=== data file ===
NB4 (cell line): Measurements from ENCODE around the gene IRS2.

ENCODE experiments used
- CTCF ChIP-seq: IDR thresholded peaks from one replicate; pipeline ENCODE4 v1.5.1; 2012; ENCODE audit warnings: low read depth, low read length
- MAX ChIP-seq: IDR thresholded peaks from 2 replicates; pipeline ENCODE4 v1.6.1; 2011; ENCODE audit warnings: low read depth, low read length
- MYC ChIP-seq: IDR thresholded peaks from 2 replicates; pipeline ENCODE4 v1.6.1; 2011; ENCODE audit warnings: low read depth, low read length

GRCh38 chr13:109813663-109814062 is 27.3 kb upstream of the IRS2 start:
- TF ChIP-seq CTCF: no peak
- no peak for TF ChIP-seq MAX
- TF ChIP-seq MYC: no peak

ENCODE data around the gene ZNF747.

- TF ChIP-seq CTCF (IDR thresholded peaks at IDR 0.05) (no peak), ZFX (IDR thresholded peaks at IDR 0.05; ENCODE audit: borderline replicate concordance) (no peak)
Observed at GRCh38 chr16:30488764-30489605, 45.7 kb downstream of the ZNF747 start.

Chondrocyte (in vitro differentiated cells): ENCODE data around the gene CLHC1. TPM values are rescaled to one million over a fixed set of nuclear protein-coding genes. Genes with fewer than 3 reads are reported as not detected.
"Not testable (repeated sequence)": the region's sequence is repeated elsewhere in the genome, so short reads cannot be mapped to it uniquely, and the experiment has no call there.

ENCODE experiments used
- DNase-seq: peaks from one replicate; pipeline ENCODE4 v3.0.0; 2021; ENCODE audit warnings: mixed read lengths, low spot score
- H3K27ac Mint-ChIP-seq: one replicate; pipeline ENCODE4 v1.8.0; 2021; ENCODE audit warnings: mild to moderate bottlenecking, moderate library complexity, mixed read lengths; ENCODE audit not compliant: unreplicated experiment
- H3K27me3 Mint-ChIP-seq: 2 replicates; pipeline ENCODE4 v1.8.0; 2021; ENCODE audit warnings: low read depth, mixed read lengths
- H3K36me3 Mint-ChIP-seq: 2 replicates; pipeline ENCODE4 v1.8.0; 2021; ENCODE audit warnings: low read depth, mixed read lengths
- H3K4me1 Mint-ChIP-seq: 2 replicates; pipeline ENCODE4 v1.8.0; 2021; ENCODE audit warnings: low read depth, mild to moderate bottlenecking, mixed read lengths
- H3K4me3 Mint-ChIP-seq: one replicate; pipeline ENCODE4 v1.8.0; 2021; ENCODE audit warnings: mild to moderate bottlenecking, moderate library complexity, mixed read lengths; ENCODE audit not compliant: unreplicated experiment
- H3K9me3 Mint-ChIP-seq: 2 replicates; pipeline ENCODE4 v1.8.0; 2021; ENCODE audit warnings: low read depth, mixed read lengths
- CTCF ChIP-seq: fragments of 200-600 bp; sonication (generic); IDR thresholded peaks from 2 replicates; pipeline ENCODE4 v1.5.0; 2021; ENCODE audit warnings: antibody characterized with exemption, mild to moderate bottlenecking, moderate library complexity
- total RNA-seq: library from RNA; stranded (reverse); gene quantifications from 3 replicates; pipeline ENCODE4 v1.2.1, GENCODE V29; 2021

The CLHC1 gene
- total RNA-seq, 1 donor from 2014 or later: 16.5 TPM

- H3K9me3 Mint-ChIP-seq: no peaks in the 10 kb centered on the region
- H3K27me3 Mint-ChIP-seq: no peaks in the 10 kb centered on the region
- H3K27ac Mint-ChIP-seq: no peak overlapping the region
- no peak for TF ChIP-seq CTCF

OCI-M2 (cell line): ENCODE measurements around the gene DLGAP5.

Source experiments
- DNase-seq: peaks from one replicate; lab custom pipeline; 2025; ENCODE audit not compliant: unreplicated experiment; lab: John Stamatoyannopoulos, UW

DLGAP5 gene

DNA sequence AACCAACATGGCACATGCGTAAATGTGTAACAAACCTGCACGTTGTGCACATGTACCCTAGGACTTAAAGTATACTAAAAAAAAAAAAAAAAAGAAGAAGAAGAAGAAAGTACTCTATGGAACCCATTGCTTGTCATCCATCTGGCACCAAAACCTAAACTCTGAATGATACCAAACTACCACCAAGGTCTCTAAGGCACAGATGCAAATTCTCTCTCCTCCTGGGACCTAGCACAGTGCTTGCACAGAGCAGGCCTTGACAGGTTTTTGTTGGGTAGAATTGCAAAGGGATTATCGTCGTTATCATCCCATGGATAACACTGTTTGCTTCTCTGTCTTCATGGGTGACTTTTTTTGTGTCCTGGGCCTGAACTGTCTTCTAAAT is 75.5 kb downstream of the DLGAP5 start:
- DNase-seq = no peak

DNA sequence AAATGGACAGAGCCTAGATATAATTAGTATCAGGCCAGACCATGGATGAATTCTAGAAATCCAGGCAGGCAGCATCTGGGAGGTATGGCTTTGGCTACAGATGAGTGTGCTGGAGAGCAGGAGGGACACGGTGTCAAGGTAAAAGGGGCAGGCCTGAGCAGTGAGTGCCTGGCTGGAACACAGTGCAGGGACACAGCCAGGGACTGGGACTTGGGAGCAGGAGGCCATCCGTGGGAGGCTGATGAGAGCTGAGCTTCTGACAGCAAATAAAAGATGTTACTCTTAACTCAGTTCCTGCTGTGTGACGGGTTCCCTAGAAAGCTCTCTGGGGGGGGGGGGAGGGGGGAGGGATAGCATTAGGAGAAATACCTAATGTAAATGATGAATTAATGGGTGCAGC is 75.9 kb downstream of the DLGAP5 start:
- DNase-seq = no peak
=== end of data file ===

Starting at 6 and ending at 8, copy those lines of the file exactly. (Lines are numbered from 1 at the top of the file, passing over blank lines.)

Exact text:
GRCh38 chr13:109813663-109814062 is 27.3 kb upstream of the IRS2 start:
- TF ChIP-seq CTCF: no peak
- no peak for TF ChIP-seq MAX